227 an <strong>xmlXPathContext</strong> structure, in the framework of a
  228 transformation the context is maintained within the XSLT context. Its content
  229 follows the requirements from the XPath specification:</p><ul>
  230   <li>the current document</li>
  231   <li>the current node</li>
  232   <li>a hash table of defined variables (but not used by XSLT,
  233       which uses its own stack frame for variables, described below)</li>
  234   <li>a hash table of defined functions</li>
  235   <li>the proximity position (the place of the node in the current node
  236   list)</li>
  237   <li>the context size (the size of the current node list)</li>
  238   <li>the array of namespace declarations in scope (there also is a namespace
  239     hash table but it is not used in the XSLT transformation).</li>
  240 </ul><p>For the purpose of XSLT an <strong>extra</strong> pointer has been added
  241 allowing to retrieve the XSLT transformation context. When an XPath
  242 evaluation is about to be performed, an XPath parser context is allocated
  243 containing an XPath object stack (this is actually an XPath evaluation
  244 context, this is a relic of the time where there was no separate parsing and
  245 evaluation phase in the XPath implementation). Here is an overview of the set
  246 of contexts associated to an XPath evaluation within an XSLT
  247 transformation:</p><p align="center"><img src="contexts.gif" alt="The set of contexts associated " /></p><p>Clearly this is a bit too complex and confusing and should be refactored
  248 at the next set of binary incompatible releases of libxml. For example the
  249 xmlXPathCtxt has a lot of unused parts and should probably be merged with
  250 xmlXPathParserCtxt.</p><h3><a name="Descriptio" id="Descriptio">Description of XPath Objects</a></h3><p>An XPath expression manipulates XPath objects. XPath defines the default
  251 types boolean, numbers, strings and node sets. XSLT adds the result tree
  252 fragment type which is basically an unmodifiable node set.</p><p>Implementation-wise, libxml follows again a KISS approach, the
  253 xmlXPathObject is a structure containing a type description and the various
  254 possibilities. (Using an enum could have gained some bytes.) In the case of
  255 node sets (or result tree fragments), it points to a separate xmlNodeSet
  256 object which contains the list of pointers to the document nodes:</p><p align="center"><img src="object.gif" alt="An Node set object pointing to " /></p><p>The <a href="http://xmlsoft.org/html/libxml-xpath.html">XPath API</a> (and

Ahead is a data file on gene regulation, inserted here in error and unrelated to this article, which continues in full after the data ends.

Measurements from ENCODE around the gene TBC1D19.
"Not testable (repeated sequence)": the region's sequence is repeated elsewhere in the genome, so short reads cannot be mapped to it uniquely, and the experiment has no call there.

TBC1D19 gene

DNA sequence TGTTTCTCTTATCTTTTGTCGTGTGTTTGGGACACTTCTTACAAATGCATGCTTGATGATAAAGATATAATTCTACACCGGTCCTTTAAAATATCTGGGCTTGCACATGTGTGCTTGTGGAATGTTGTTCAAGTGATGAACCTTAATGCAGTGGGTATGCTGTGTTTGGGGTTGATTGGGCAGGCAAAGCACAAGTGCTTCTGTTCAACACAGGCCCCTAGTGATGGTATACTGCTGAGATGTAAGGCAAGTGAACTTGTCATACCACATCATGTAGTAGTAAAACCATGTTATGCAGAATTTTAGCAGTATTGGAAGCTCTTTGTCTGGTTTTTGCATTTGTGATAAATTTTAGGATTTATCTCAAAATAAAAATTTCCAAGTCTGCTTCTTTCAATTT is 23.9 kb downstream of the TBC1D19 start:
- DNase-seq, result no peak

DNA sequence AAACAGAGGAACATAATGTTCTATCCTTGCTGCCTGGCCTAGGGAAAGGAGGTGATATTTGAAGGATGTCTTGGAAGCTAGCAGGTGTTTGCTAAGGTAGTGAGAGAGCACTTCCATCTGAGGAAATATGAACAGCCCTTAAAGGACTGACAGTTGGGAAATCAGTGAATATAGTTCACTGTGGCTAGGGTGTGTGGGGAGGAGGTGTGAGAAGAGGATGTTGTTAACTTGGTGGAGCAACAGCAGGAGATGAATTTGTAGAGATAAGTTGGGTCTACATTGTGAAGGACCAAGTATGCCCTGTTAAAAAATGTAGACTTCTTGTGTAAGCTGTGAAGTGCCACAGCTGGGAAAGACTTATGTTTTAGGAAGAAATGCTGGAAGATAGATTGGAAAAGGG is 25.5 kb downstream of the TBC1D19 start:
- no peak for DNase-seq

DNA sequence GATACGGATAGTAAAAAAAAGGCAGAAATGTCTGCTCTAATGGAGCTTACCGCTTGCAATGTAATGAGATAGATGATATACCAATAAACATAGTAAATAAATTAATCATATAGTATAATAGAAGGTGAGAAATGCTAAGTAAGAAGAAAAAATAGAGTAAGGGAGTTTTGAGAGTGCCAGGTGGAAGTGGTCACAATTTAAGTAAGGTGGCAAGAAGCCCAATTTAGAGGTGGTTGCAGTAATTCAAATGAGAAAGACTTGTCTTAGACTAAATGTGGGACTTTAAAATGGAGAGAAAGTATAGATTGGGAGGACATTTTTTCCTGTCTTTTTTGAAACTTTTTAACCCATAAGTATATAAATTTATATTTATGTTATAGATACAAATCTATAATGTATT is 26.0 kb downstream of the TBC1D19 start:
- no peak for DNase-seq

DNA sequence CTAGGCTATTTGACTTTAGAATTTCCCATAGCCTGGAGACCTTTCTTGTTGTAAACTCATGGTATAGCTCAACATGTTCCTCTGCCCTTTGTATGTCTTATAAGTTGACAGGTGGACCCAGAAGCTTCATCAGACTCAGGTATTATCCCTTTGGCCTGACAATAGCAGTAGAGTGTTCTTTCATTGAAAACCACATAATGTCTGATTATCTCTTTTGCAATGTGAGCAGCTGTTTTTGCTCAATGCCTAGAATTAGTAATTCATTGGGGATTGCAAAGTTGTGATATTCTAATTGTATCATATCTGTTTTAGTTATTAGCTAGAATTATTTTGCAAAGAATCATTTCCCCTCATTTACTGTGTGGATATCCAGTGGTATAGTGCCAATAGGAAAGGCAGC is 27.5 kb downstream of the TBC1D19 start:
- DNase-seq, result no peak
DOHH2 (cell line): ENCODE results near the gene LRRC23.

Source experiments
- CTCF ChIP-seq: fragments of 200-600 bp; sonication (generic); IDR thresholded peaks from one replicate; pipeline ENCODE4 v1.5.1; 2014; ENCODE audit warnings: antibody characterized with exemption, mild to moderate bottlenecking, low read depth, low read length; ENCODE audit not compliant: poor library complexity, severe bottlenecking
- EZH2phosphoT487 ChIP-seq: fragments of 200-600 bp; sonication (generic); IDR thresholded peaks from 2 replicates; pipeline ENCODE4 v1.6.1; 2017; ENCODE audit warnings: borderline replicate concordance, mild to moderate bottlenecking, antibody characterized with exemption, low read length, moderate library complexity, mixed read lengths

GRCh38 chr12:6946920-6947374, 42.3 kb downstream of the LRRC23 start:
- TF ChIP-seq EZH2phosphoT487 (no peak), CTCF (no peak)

257 its <a href="http://xmlsoft.org/html/libxml-xpathinternals.html">'internal'
  258 part</a>) includes a number of functions to create, copy, compare, convert or
  259 free XPath objects.</p><h3><a name="XPath3" id="XPath3">XPath functions</a></h3><p>All the XPath functions available to the interpreter are registered in the
  260 function hash table linked from the XPath context. They all share the same
  261 signature:</p><pre>void xmlXPathFunc (xmlXPathParserContextPtr ctxt, int nargs);</pre><p>The first argument is the XPath interpretation context, holding the
  262 interpretation stack. The second argument defines the number of objects
  263 passed on the stack for the function to consume (last argument is on top of
  264 the stack).</p><p>Basically an XPath function does the following:</p><ul>
  265   <li>check <code>nargs</code> for proper handling of errors or functions
  266     with variable numbers of parameters</li>
  267   <li>pop the parameters from the stack using <code>obj =
  268     valuePop(ctxt);</code></li>
  269   <li>do the function specific computation</li>
  270   <li>push the result parameter on the stack using <code>valuePush(ctxt,
  271     res);</code></li>
  272   <li>free up the input parameters with
  273   <code>xmlXPathFreeObject(obj);</code></li>
  274   <li>return</li>
  275 </ul><p>Sometime the work can be done directly by modifying in-situ the top object
  276 on the stack <code>ctxt-&gt;value</code>.</p><h3><a name="stack" id="stack">The XSLT variables stack frame</a></h3><p>Not to be confused with XPath object stack, this stack holds the XSLT
  277 variables and parameters as they are defined through the recursive calls of